The “hottentot venus” in Canada modernism, censorship, and the racial limits of female sexuality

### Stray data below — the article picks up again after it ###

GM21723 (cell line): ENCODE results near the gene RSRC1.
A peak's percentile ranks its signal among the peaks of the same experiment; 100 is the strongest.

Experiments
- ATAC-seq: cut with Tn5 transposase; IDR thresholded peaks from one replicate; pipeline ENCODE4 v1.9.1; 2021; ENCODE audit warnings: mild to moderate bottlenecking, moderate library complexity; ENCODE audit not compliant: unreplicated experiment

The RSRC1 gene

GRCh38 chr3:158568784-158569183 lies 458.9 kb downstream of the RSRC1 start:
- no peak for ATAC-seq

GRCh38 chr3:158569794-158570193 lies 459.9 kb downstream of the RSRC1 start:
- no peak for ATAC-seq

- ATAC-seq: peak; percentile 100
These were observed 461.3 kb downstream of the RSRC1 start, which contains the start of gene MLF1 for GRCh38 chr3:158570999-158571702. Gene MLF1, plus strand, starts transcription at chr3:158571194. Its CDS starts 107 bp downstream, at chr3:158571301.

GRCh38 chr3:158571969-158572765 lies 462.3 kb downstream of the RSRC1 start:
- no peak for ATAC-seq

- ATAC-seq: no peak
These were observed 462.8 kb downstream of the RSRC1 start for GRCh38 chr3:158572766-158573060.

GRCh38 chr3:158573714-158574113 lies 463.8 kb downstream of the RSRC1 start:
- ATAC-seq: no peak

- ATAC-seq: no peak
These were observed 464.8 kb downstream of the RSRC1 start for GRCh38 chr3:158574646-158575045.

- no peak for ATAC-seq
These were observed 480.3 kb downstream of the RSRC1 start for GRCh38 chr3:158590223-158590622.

There is an indelible mark in the memories of my Canadian undergraduate education as a student of western art history.1 If I had been given a penny for every time a professor had lectured on Edouard Manet’s Olympia (1863; see Figure 3), only to refuse to discuss the conspicuous presence of the black maid, I would be quite a wealthy woman today. Noting the historical compulsion to erase her presence, Lorraine O’Grady has argued that She is the chaos that must be excised, and it is her excision that stabilizes the West’s construct of the female body, for the “femininity” of the white female body is ensured by assigning the not-white to a chaos safely removed from sight.2 While my claim may seem like an extraordinary exaggeration, when art historical discursivity, especially its Modernist permutations,3 is scrutinized for its ability or willingness to accommodate race, my point as a comment on the dominating Eurocentrism of art historical disciplinarity becomes painfully clear. Modernism refers to a cultural movement and a historical moment but, more importantly for art history, to a specifi c artistic practice generally designated by a dominating, often formalistic interest in issues of style and aesthetic concerns. Modernism however must also be acknowledged as a specifi c art historical discourse which dictates the limits of art production and interpretation. Historically western Modernism has privileged painting above all other media and has further privileged aesthetic practices which reinforce and celebrate the two-dimensionality of painting. This explicit focus upon materiality has often elided social, historical, and political issues from the discourse. The Modernism of visual culture has also historically been the exclusive domain of white male artistic production centered around notions of urbanity, voyeurism, and bohemianism. Ironically, Modernism’s obvious dependence upon the bodies of transgressive female subjects (often prostitutes or courtesans) and the appropriation of African, Native, and Oceanic arts has only recently been given critical attention. Manet’s Olympia is not an arbitrary choice on my part. The utter disavowal of race as a valid issue of art historical inquiry is evidenced in T. J. Clark’s otherwise archivally exhaustive chapter on this painting, “Olympia’s Choice.”4 Clark’s social art historical analysis of the painting is fundamentally based upon class identity. Griselda Pollock has noted Clark’s unwillingness to deal with the obvious gender and sex issues which are latent within the painting.5 However, my concern is with his almost complete disregard for the racially “other” subject of the painting-the black maid who is clearly visible. For a student of art history or for the uninitiated, the uncontested value of this painting is indexed by the extent to which scholars of art history need not identify it to their canonically indoctrinated audiences. As Pollock has warned: Canonical art history may be defi ned as a kind of border police, monitoring the visibility of which links, which borrowings, which genealogies are to be acknowledged, while others, become aberrant, ignorant, incorrect or plain invisible.6 Although Manet’s name and the basic formalistic and stylistic concerns of the art object as a seminal painting which marked the celebrated beginnings of western Modernism need not be re-stated, I would argue that what has been consistently disavowed and what needs now to be urgently examined and retrieved is the body of the black female maid, her colonial context, and the psycho-social constraints which have facilitated the erasure of her obvious presence and signifi cance in the fi rst instance. Elaborating upon the focus of her book, Negrophilia: Avant-Garde Paris and Black Culture in the 1920s, and its decidedly post-colonial methodology, Petrine Archer-Straw writes: I was aware that although art historians discussed black culture’s infl uence on the Parisian avant-garde there was no text that looked at the avant-garde’s motivations outside of artistic imperatives. Redressing this imbalance called for an examination of rarely considered tropes within European art history that reinforced negative stereotypes of blacks, especially in respect to primitivism.7 (Italics mine) We need to ask what art historical discourse, especially its Modernist permutations, makes possible and what it suppresses as well as through what logic and apparatus its borders are policed.8 In other words, we need to examine the historical suppression of issues of race, color, and colonialism within art historical discourse and create a space for post-colonial interventions within cultural practice and analysis. Just as feminist interventions have made it possible to discuss gender and sex issues within the context of patriarchy, a post-colonial intervention within art history would privilege discussions of race, color, and culture within a colonial context. A post-colonial art history also creates a space for the discussion of the production of Native, black, Asian, and other traditionally marginalized artists. This intervention would also fundamentally take up representation as a process of identifi cation and therefore position visual culture as colonial discourse, a site where racial identities are produced and deployed. Critical theory, especially feminist interventions, has provided clear and effective strategies for cultural transformation of the traditionally patriarchal disciplinarity of art history.9 However, recent criticism of white feminist practice has contested the extent to which the deployment of an essentializing category of Woman, coupled with the silence around race/color, has re-entrenched the colonial privilege of the white female body. Post-colonial scholarship, particularly its manifestations within cultural studies, is helping to provide the theoretical and material structure for a racial intervention within art history, one that acknowledges culture as a site of colonial discourse and thus as a generative source of racialized identities and racism.10 Post-colonial scholarship has also informed the recent racial interventions within the overwhelmingly colonial discourses of anthropology, ethnography, and museology. Critical contributions to the study of culture have interrogated western colonial histories of exhibition and human display.11 Within the institutionalized museum practices of ethnographic display, human anatomical and skeletal remains often served as “primitivizing” markers of the racial identifi cation of colonial subjects, evidence of the supposed evolutionary inferiority of colonized populations. Exceeding museum practices in their mass appeal to broad middle and lower class populations, the more socially accessible spectacles of fairs, circuses, and open-air exhibitions often replaced skeletal remains with the living bodies of colonized subjects.12 As Rosemary Wiss has argued, “European discourse on the perception of difference was partially informed by exhibits of indigenous people brought back to Europe by colonial scientists and entrepreneurs during the eighteenth and especially nineteenth centuries.”13 The colonial subject framed within the Eurocentrically biased and artifi cially imposed boundaries of reconstructed and anthropologically “authentic primitive” villages were made to perform their cultures and also, signifi cantly, their races, for the entertainment of white audiences. The colonial practice of human display distanced the white observer, both literally and fi guratively, from the primitivized bodies of colonial subjects. Safely behind the carefully demarcated boundaries of the exhibitions and fairgrounds, the space of the colonial “other” was clearly separated from the privileged space of the white viewer/ “self.” The deliberately cultivated material and psychic distance was a part of the colonial apparatus which visually objectifi ed the exhibited human subjects and racialized the bodies of the exhibition spectators.